Mason-Dixon, fish, tradition, Asia

Books Of The Region

January 21, 2001|By James H. Bready | James H. Bready,Special to the Sun

The Mason and Dixon Line, to William Ecenbarger, is "the world's most famous boundary." Alongside the Great Wall of China or in northern Ireland, perhaps not so; in this country, where the border between Pennsylvania and Maryland used to separate North from South, today the Potomac River is a more realistic dividing line.

Years ago, Ecenbarger, a newspaper and magazine writer, developed an interest in the Mason and Dixon Line; at intervals, he has walked at least half its 365 marshy-craggy miles, checked out its milestones and 5-mile crownstones, photographed it, explored the print and manuscript sources (though skirting Thomas Pynchon's 1997 novel, "Mason and Dixon") and, engagingly, written about it. His book, "Walkin' the Line: A Journey From Past to Present Along the Mason-Dixon" (M. Evans, 224 pages, $21.95), is now the culmination.

In U.S. history, above the Line was freedom; below, slavery. The more Ecenbarger read, and talked with people now living at or near the Line, the more absorbed he became in race relations. From the start, Indians were treated as inferiors; then, in words and actions, many rural whites treated (and still treat) blacks as inferiors -- not just on the Eastern Shore, not just below the line's curving westward tangent but also above it in Pennsylvania. Ecenbarger veers off to nearby towns, he does dozens of cup-of-coffee interviews, he meets many good-hearted locals. But prejudice abides.

"Walkin' the Line" has a second virtue: its harvest of (Maryland) oddments. What tourist brochure mentions the danger that the ever-extending Penn-Calvert divider would nick the Potomac, cutting Maryland in two? In 1930, the awful Pocomoke Swamp fire? The rock collapse in Maryland's biggest cave in 1925 that cost Cavetown its main attraction? Here's to Charles Tindley, from Berlin, the author of "We Shall Overcome." And Willie Mays, playing his first Organized Baseball game in Hagerstown. Here's to the stobs, vistos and zenith sectors of those English astronomer-mathematicians, Charles Mason and Jeremiah Dixon, their 100-member staff of axmen and camp makers, and their almost five years' labor.

You call yourself a Marylander, and have never stood at that ultimate wilderness crossroads, where Mason-Dixon and the Appalachian Trail intersect?

The jacket on William McCloskey's latest novel calls commercial deep-sea fishing "America's most dangerous profession." With every new book of his -- this one is "Breakers" (The Lyons Press, 350 pages, $24.95) -- the less that claim is disputed.

McCloskey, now 72, has been a Sun reporter, Applied Physics Laboratory staff member and commercial fishing boat crew member; this is the fifth of his books -- fiction, nonfiction, traversing hemispheres and oceans. But his favorite grounds, earlier in "Highliners" and (many of the same people reappearing) now in "Breakers," is the North Pacific, famous for its cold, its storms, its international competitors.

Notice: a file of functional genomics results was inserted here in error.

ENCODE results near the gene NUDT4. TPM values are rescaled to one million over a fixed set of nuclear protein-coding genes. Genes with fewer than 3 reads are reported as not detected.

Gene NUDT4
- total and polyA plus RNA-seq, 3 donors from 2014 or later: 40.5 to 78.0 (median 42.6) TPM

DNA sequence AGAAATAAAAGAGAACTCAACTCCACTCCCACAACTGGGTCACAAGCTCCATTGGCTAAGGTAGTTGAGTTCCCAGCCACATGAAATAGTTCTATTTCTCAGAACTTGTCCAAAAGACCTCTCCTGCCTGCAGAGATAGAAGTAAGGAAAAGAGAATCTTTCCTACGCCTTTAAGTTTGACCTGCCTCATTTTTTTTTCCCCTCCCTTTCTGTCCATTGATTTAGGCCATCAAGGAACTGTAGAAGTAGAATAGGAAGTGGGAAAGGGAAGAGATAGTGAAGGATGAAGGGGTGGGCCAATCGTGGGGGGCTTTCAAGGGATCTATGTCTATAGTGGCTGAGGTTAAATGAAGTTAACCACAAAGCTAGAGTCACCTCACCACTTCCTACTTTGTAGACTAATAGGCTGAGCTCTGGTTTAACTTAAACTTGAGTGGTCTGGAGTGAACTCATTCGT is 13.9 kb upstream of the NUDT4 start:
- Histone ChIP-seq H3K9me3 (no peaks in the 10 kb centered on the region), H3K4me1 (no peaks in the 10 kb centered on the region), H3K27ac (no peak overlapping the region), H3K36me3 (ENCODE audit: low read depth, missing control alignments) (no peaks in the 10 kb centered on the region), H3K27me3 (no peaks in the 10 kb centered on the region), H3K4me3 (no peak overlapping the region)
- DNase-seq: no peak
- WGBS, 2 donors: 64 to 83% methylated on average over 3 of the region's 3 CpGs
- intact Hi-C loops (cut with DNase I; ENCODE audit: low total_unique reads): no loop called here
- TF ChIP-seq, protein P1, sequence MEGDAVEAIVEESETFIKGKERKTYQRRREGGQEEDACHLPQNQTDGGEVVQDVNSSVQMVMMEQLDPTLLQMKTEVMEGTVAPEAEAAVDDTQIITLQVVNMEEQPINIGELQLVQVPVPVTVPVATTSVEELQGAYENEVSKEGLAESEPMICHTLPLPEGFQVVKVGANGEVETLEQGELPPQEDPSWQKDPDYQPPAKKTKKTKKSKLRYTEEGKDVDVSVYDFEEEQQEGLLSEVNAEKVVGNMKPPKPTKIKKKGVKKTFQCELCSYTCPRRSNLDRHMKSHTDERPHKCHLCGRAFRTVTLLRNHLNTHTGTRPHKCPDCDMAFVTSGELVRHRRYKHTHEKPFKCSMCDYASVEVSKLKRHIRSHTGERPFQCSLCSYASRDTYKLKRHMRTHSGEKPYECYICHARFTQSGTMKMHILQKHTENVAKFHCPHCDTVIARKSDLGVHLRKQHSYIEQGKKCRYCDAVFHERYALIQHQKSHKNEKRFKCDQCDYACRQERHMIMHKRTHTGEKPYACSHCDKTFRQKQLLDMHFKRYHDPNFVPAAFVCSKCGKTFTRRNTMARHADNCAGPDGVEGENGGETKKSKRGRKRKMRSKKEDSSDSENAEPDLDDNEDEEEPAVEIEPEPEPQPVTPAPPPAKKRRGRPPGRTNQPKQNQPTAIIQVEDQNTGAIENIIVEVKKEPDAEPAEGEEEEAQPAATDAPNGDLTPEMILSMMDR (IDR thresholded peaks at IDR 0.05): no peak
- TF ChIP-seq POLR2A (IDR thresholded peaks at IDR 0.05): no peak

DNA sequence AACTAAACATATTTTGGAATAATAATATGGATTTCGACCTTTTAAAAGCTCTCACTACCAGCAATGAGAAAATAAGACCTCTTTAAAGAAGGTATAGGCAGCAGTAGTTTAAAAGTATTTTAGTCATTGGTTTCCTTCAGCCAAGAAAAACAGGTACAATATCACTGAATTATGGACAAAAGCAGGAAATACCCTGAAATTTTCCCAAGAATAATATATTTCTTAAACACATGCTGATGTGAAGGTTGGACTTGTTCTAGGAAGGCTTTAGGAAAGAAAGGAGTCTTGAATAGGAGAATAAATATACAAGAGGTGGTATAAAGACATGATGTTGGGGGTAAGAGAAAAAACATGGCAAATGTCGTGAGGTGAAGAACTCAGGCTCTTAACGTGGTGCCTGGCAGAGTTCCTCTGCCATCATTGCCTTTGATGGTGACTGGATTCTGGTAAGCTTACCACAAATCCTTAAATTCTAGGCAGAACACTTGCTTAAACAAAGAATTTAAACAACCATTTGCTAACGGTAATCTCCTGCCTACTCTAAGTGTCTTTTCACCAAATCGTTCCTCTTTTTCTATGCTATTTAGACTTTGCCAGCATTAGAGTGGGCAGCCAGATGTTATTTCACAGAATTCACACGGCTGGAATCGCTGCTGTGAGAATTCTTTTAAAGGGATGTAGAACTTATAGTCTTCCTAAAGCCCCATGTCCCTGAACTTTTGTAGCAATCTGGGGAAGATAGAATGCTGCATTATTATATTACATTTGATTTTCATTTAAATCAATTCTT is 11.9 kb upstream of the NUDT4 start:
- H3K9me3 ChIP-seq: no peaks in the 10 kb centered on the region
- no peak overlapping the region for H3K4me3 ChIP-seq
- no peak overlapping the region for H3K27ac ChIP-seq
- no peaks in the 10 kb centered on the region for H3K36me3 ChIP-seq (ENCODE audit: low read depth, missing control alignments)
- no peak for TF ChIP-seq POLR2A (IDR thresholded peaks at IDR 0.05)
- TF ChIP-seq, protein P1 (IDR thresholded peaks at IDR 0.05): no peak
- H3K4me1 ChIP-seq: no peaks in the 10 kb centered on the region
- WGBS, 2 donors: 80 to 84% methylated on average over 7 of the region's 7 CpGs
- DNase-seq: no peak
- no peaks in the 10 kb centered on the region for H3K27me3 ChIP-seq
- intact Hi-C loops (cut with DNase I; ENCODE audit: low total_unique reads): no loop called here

Among action novels, this one stands out for the interest its author takes not only in deck speechways but in the command mentality. By now Hank Crawford has broad experience, his own boat and crew, a capable wife and young children. But over and over, on land as well as at work, somehow things go wrong.

Kabbalah is the Jewish word for tradition: specifically, the ancient oral mysticism, apart from the Old Testament, that was finally put into writing in Europe in the 12th century. In "Kabbalah and the Art of Being" (Routledge, 176 pages, $20.05, softbound), Shimon Shokek, of the Baltimore Hebrew University faculty, pulls meaning from spiritualism, particularly as to a practical way of living. Learned (Aristotle, Aquinas, Maimonides, Jung) yet accessible, the book offers this: Creation conferred existence but also separation from the Creator. Ever since, humans have yearned to go back to God, via repentance for much of what has gone on here since creation.

The chapter on "Godot and the Jewish Art of Waiting" is quite wonderful.

Challenge a U.S. college graduate to differentiate among the Xia, Shang and Zhou dynasties in early China, and the response is a horselaugh. The history major may do no better -- today's history departments harbor more specialists than generalists. But now comes Warren I. Cohen of the University of Maryland, Baltimore County, surveying the four millennia just ended in East Asia.

His book, "East Asia at the Center: 4,000 Years of Engagement With the World" (Columbia, 516 pages, $35), is a detailed, general-reader overview of everything below Siberia and above the Himalayas, plus the offshore archipelagos and the march of Islam. With maps, time-lines and celebrity lists; without partisanship. Earlier, Cohen's field was U.S. foreign policy; "East Asia at the Center" is an intellectual feat.

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